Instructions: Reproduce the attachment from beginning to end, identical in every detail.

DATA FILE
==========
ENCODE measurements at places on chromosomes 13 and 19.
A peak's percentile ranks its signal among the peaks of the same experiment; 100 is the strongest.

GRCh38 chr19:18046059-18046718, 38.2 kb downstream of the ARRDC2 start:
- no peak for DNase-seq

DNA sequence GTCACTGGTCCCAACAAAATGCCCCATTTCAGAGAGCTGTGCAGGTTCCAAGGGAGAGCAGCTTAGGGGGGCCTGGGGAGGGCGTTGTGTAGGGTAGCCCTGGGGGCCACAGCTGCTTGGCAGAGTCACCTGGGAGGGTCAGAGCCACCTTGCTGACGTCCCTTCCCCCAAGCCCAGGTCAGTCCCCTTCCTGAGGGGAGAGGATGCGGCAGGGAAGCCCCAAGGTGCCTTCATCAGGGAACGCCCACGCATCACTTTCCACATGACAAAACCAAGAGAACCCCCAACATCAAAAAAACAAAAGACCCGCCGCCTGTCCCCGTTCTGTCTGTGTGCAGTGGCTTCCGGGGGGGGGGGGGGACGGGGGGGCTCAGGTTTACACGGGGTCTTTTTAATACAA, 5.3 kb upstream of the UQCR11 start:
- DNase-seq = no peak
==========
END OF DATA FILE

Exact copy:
ENCODE measurements at places on chromosomes 13 and 19.
A peak's percentile ranks its signal among the peaks of the same experiment; 100 is the strongest.

GRCh38 chr19:18046059-18046718, 38.2 kb downstream of the ARRDC2 start:
- no peak for DNase-seq

DNA sequence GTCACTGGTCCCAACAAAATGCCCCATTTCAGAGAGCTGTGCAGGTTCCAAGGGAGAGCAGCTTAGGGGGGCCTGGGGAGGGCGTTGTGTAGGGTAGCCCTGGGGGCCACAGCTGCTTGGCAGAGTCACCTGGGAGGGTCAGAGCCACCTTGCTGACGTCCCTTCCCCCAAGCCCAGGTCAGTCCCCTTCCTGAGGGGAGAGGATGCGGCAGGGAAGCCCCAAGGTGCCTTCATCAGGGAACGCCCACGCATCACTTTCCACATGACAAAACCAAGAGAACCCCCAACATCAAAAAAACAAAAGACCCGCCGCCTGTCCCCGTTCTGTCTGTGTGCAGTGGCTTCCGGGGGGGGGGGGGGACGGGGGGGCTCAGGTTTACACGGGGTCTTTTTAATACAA, 5.3 kb upstream of the UQCR11 start:
- DNase-seq = no peak